Multi–stemmed shrub 0.2–3.0 m tall. Bark on old branches grey, finely fissured, young stems yellowish to reddish brown. Leaves dimorphic. Juvenile leaves spirally arranged along branches, spreading, light green to glaucous; lamina sheath 6–10 × 9–11 mm, shoulders tapering and margins ciliate in upper half; lamina 60.0–125.0 × 5.0–7.0 mm,linear–triangular to lanceolate, margin minutely serrulate with 50–70 teeth per 10 mm. Adult leaves spreading, glaucous; lamina sheath 3–7 × 2.2–6.0 mm, striate, shoulders rounded to auricled and margin membranous with the top half ciliate; lamina 12.0–52.0 × 1.0–3.5 mm, subulate to linear–triangular, surfaces scabrid, prominently striated; margin serrulate with 60–100 teeth per 10 mm. Inflorescence a terminal spike on lateral branchlets; shorter than leaves, erect, lax, 5.5–14.0 mm long, oblong; inflorescence bracts overtopping flowers, glaucous, ovate–lanceolate at base, 6.0–18.0 × 0.7–2.0 mm, surfaces widely scabrid; margins serrulate. Flowers hidden by the leaves, 1–4, sessile; flower bracts shorter than flowers, 5.0–7.0 × 0.6–1.5 mm, narrowly ovate, adaxial surface rugose with a basal tuft of scabrid hairs; abaxial surface scabrid and rugose; margins serrulate. Sepals 4.5–6.0 × 1.5–2.0 mm,lanceolate to narrowly ovate, longer than corolla tube, striate, adaxial surfaces glabrous with the top half pubescent; abaxial surfaces pubescent; margins ciliate or ciliate in upper half. Corolla white; corolla tube 3.5–5.0 × 2.4–2.5 mm, cylindrical; corolla lobes spreading, 1,8–2.0 × 1.5–2.0 mm, triangular, shorter than corolla tube, apices inflexed, subacute; glabrous. Stamens inserted in corolla tube in the upper third, filaments 0.3–0.5 mm long; anthers included, 1.2–1.3 mm long, oblong, light yellow.Ovary obovate, 1.3–2.0 × 1.3–1.5 mm, apex pubescent, truncate; nectary scales 1.0–1.5 × 0.5–0.7 mm, rectangular, apices obtuse to retuse; style included, 1.2–2.0 mm long, glabrous; stigma five–lobed. Fruit1.5–3.0 × 1.5–2.0 mm, obovoid, dark brown; apex truncate, shortly pubescent. Seeds 1.0–1.3 mm long, cream coloured, ovoid, testa slightly reticulate.
Dracophyllum trimorphum is readily identified by the three distinct growth stages evident in the shape and size of the leaves. Leaves of the first juvenile stage are large becoming smaller in the middle juvenile stage and ultimately small and narrow in the adult stage. It is also distinguished by the glaucous adult leaves that are prominently striated with the basal part of the lamina covered in dense scabrid hairs, 1–4-flowered and 6–8 mm long inflorescence, with the upper surface of the flower bracts pubescent in the top half, sepals shorter than the corolla tube and the top of the ovary covered in short hairs that sometimes appear papillate when the scabrid hairs are very short.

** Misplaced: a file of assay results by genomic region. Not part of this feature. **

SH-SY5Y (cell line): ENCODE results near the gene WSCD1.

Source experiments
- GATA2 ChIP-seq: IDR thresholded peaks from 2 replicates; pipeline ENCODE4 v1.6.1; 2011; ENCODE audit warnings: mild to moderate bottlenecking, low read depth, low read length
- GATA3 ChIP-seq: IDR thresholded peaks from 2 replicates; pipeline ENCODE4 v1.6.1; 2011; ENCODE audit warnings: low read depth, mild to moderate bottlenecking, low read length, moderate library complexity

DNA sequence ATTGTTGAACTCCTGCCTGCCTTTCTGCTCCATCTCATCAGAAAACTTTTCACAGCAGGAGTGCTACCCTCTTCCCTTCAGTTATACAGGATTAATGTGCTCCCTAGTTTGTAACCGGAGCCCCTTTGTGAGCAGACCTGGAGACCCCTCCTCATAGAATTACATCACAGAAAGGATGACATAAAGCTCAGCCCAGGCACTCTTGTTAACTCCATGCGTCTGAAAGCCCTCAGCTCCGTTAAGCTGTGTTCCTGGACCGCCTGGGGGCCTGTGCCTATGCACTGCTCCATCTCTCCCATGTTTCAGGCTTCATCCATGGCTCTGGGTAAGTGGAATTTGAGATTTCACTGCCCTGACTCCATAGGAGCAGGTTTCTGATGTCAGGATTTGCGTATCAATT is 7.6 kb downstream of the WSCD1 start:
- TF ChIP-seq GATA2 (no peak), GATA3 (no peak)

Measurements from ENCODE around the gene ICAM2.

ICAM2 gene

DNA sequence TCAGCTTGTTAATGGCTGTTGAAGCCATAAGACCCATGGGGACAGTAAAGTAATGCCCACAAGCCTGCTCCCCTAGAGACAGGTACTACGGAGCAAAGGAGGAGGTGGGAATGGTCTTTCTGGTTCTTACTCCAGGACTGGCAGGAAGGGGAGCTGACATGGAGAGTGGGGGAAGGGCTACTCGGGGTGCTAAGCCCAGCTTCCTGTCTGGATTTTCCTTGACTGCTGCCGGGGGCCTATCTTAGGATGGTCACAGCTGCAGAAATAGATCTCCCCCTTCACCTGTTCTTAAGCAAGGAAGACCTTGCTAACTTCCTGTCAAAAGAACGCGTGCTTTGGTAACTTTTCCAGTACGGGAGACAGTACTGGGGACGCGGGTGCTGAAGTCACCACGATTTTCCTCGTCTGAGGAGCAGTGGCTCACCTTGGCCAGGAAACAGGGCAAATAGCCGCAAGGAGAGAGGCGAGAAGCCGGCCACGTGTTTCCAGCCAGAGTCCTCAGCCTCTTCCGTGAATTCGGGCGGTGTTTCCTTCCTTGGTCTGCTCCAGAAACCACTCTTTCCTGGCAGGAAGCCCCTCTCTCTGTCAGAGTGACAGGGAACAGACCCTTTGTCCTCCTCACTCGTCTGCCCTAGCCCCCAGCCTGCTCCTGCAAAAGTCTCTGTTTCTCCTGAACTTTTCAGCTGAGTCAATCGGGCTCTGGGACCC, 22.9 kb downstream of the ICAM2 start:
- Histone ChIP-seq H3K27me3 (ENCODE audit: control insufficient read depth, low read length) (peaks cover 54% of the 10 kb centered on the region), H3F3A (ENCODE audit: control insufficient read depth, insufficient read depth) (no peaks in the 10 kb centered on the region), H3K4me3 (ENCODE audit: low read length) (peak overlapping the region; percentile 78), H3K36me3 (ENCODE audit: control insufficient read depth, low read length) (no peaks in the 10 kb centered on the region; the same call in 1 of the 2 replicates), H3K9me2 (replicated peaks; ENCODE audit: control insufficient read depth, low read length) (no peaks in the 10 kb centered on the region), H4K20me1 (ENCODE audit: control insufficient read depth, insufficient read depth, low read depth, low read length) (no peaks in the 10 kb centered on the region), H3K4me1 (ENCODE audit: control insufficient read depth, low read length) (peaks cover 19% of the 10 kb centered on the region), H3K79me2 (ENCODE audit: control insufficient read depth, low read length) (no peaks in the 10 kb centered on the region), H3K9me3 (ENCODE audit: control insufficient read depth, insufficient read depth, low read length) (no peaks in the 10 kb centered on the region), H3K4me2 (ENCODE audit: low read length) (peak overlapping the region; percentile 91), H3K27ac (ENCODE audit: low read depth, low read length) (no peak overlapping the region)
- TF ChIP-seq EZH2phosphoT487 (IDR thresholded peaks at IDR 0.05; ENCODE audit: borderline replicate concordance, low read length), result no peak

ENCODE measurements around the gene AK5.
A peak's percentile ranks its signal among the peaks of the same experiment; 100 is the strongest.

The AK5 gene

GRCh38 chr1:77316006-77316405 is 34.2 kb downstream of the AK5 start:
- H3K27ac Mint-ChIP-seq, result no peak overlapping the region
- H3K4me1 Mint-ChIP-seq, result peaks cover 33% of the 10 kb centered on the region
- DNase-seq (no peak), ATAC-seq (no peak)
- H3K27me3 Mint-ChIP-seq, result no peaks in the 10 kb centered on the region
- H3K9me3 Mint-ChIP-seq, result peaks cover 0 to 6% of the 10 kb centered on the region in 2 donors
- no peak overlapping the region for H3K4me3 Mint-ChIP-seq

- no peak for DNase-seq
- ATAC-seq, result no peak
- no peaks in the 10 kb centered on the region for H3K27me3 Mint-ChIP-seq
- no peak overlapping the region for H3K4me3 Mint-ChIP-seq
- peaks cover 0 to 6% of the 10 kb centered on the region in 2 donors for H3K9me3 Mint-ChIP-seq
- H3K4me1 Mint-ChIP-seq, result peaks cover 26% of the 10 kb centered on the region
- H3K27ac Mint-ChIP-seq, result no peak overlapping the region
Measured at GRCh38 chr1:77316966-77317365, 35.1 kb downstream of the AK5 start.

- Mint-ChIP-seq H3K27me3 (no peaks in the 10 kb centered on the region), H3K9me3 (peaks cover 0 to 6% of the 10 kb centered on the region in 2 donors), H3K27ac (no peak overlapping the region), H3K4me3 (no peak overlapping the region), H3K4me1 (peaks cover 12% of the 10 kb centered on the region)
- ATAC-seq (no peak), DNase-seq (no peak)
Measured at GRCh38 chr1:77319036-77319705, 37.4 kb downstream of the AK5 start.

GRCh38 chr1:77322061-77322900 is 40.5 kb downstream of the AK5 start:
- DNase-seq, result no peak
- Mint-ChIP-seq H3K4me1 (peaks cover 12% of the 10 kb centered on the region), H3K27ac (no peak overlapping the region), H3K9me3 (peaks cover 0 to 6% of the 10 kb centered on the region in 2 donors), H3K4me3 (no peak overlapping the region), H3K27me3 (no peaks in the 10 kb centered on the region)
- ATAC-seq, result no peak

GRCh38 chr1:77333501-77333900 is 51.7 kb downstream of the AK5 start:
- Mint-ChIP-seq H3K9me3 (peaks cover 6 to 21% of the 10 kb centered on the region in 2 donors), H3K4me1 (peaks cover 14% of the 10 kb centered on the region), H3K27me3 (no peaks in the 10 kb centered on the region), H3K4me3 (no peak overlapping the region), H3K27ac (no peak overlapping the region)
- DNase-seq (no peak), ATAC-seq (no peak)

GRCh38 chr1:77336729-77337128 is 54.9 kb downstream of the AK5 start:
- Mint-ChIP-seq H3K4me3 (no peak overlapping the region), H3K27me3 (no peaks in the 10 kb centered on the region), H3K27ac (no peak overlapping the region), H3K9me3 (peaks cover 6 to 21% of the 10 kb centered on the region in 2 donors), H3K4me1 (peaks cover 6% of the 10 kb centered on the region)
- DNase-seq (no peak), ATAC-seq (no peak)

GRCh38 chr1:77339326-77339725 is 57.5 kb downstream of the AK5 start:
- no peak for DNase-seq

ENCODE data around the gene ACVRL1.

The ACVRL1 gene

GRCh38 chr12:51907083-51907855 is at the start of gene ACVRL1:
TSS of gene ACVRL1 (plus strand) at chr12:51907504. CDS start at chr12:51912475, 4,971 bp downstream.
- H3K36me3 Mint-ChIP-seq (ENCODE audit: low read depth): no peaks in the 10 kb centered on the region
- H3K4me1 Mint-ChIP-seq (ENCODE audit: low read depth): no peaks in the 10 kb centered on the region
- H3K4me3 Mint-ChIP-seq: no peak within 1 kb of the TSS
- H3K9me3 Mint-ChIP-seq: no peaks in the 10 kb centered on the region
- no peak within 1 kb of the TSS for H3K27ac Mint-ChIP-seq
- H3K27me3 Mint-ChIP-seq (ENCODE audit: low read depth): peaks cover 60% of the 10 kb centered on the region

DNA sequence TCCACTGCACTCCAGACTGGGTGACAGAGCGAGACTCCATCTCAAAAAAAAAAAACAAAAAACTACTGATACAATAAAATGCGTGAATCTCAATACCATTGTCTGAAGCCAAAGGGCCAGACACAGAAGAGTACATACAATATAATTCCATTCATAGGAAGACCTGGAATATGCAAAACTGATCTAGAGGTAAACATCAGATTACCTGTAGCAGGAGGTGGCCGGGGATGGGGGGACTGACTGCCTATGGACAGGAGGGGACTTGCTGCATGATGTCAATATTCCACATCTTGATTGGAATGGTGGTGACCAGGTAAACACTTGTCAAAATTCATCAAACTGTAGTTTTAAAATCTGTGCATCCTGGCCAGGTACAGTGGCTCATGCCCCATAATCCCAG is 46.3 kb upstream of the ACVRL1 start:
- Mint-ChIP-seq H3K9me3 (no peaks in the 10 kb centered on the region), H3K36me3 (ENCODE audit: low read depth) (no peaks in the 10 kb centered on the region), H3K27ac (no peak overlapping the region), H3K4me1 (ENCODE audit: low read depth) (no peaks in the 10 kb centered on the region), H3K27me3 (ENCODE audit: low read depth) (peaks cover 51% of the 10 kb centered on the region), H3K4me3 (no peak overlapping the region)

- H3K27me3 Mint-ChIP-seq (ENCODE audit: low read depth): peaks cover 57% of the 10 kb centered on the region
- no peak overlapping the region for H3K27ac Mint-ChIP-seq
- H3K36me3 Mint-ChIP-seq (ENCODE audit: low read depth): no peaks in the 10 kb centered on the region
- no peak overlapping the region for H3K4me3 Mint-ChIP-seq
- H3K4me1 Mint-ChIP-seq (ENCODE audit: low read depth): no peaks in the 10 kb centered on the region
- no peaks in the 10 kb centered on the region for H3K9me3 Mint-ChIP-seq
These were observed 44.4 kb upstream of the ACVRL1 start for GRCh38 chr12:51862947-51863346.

October - December
December - May
Minute seeds are wind dispersed (Thorsen et al., 2009).
Difficult - should not be removed from the wild
Not Threatened. Listed because it is a narrow range endemic. This species is abundant within its few known habitats, and most populations occur on secure land.
dracophyllum: Dragon leaf, from its likeness to the dragon tree of the Canary Islands
Where To Buy
Not commercially available.
Fact sheet prepared for NZPCN by P.J. de Lange (3 October 2012). Description adapted from Venter (2009)
References and further reading
Venter, S. 2009: A taxonomic revision of the genus Dracophyllum Labill. (Ericaceae). Unpublished Phd Thesis, Victoria University of Wellington, Wellington.
Thorsen, M. J.; Dickinson, K. J. M.; Seddon, P. J. 2009. Seed dispersal systems in the New Zealand flora. Perspectives in Plant Ecology, Evolution and Systematics 11: 285-309
NZPCN Fact Sheet citation
Please cite as: de Lange, P.J. (Year at time of access): Dracophyllum trimorphum Fact Sheet (content continuously updated). New Zealand Plant Conservation Network. https://www.nzpcn.org.nz/flora/species/dracophyllum-trimorphum/ (Date website was queried)